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Originally published Monday, November 12, 2012 at 4:40 PM

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Clinton arrives in Australia for defense meetings

U.S. Secretary of State Hillary Rodham Clinton arrived in Australia on Tuesday before a summit about deepening defense links between Australia and the United States.

Associated Press

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PERTH, Australia —

U.S. Secretary of State Hillary Rodham Clinton arrived in Australia on Tuesday before a summit about deepening defense links between Australia and the United States.

U.S. Defense Secretary Leon Panetta is scheduled to arrive later. They'll meet with Prime Minister Julia Gillard on Tuesday and with Defense Minister Stephen Smith and Foreign Minister Bob Carr the next day.

Gillard said she was looking forward to talking with Clinton. "We've had the opportunity to meet on a number of occasions and spend some time together, just her and me, so that's been very valuable for me," she said.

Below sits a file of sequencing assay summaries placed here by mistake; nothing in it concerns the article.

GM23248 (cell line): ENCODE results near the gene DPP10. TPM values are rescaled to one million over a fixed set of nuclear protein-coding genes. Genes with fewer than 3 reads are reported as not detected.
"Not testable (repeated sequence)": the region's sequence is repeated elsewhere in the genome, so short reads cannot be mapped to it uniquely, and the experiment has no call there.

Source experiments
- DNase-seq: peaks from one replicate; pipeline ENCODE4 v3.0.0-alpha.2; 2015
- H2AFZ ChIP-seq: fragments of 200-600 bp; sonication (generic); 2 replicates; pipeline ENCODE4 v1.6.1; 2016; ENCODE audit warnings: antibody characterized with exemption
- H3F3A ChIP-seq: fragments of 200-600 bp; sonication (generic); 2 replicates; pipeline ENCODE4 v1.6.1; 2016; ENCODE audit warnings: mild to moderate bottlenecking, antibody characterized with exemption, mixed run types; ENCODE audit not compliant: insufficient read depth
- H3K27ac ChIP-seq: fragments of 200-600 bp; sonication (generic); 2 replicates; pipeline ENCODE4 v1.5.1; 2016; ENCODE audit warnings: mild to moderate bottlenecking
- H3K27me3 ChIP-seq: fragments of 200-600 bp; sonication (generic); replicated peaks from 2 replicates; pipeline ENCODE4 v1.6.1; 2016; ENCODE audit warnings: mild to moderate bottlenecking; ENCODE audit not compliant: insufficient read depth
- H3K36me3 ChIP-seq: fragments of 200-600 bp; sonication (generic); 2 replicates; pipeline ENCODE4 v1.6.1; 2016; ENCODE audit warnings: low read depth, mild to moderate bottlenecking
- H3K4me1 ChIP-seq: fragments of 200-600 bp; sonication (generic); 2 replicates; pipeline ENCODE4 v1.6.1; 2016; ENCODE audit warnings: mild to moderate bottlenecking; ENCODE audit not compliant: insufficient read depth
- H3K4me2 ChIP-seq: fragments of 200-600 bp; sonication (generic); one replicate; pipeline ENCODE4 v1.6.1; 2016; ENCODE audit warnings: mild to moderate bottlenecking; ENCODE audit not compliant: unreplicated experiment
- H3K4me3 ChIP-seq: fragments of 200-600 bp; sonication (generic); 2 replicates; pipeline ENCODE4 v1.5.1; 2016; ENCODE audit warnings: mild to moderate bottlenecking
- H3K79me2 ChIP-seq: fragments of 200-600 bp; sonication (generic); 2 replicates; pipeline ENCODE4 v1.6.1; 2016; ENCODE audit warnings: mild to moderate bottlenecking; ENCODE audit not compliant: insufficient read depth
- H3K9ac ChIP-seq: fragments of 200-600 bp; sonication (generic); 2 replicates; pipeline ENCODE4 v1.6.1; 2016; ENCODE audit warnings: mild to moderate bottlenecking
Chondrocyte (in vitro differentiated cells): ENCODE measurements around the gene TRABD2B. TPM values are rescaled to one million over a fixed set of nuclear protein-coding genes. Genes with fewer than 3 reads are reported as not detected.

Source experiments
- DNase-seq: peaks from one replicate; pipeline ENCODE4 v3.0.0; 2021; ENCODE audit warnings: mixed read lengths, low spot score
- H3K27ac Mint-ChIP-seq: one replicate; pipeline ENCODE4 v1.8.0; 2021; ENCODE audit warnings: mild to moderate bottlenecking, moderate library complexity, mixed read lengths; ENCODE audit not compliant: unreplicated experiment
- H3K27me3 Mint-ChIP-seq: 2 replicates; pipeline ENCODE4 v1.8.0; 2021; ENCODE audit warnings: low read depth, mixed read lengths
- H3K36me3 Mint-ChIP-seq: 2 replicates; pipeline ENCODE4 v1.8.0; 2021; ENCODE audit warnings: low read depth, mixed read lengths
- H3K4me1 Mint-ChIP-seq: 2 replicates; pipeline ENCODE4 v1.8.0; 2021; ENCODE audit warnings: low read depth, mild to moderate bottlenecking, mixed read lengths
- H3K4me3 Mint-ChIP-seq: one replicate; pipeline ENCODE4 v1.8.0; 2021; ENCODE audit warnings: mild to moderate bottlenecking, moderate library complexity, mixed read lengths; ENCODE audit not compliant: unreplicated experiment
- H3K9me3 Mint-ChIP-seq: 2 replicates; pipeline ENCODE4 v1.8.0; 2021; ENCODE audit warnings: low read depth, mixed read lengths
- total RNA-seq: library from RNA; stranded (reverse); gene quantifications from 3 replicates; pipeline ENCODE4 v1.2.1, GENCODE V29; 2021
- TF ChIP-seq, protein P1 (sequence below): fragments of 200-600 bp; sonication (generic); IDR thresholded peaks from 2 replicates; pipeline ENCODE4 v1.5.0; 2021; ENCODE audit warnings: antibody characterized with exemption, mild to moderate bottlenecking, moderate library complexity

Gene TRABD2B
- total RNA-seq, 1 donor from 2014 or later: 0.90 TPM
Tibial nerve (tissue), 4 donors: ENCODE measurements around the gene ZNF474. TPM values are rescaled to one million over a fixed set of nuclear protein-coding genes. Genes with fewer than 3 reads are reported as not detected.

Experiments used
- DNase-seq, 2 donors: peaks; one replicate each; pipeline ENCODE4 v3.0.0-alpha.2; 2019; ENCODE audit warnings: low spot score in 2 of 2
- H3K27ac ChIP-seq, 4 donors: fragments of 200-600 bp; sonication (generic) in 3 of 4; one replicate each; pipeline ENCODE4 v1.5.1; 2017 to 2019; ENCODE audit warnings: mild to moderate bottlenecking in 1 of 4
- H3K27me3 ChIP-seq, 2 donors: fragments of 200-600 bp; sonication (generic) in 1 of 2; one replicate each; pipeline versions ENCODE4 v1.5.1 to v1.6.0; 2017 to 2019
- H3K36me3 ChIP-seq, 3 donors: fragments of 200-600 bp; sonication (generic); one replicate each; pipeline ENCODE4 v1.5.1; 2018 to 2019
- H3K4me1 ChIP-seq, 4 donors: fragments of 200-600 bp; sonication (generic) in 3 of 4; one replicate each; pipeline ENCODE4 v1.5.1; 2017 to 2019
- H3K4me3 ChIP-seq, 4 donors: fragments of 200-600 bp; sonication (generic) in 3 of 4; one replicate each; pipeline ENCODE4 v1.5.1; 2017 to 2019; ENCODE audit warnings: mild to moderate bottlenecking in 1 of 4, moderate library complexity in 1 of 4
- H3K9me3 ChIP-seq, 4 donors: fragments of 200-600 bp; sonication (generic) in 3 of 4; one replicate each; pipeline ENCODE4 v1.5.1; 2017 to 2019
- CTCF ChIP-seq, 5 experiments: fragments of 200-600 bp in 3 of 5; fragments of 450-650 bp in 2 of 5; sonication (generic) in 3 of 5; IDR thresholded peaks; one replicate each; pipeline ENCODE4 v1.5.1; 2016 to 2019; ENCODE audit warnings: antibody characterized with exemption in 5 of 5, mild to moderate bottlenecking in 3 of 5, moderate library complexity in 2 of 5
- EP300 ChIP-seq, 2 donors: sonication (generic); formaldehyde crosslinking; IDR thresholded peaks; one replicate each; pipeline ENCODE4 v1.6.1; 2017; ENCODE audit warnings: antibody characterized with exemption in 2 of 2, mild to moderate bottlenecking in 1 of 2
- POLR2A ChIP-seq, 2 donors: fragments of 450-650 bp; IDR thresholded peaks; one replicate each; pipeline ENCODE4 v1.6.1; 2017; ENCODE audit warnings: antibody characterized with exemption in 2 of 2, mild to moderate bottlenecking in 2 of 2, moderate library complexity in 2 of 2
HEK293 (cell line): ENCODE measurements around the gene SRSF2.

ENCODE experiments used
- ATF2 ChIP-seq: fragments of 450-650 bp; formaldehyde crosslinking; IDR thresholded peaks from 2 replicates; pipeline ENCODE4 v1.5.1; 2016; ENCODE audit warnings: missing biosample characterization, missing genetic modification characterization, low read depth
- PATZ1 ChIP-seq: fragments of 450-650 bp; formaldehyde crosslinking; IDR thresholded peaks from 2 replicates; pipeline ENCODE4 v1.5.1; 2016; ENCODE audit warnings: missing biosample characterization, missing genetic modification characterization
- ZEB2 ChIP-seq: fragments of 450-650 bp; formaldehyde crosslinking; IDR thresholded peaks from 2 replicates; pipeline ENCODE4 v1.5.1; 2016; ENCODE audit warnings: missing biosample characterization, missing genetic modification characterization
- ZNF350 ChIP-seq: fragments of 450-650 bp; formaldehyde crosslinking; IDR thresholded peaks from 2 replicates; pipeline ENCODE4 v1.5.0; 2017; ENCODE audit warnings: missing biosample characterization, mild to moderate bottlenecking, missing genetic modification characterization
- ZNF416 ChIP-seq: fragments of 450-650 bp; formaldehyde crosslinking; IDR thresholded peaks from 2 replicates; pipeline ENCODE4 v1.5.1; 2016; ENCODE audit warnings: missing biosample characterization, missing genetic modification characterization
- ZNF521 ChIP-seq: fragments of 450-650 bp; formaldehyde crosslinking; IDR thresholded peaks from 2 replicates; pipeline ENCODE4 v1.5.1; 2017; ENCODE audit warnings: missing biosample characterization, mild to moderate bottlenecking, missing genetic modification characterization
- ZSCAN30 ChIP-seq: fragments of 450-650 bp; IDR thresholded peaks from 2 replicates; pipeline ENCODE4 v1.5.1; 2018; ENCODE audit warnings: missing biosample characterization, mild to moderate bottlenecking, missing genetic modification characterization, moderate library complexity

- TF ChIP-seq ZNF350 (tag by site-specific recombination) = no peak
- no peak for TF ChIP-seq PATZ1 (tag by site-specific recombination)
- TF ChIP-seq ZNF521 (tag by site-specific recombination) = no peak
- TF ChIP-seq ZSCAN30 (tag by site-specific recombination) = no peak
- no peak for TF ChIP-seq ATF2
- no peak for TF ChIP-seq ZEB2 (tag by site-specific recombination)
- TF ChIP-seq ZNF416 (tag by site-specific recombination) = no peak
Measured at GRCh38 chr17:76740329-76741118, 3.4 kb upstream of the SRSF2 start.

Australia's first woman prime minister, Gillard declined to tell reporters whether she intended to discuss with Clinton her political future. Clinton has said she doesn't want to serve another four years as secretary of state, and she's ruled out another presidential campaign even though speculation of a candidacy continues.

The annual summit is the first since President Barack Obama visited Australia a year ago and riled China, Australia's biggest trade partner, by announcing that up to 2,500 U.S. Marines would rotate through a joint military training hub in the northern Australian city of Darwin.

The two countries also want to increase U.S. military access to the Australian navy base south of Perth and to bombing ranges in the northern Outback as part of the shift of U.S. might to the Asia-Pacific region.

Afghanistan will also feature in discussions. Australia has 1,550 troops in Afghanistan and is the biggest military contributor to that campaign outside NATO.

At their last bilateral meeting a year ago, U.S. and Australian officials decided to include cooperation on cybersecurity as part of their defense treaty. It was the first time that the Obama administration has carved out such a partnership outside NATO.

The agreement is partly in response to the cyberthreat emanating from the Asia-Pacific region, especially China and North Korea.

Clinton was greeted by Carr and Smith at Perth airport, along with Australian Ambassador to the U.S. Kim Beazley and U.S. Ambassador to Australia Jeffrey Bleich.

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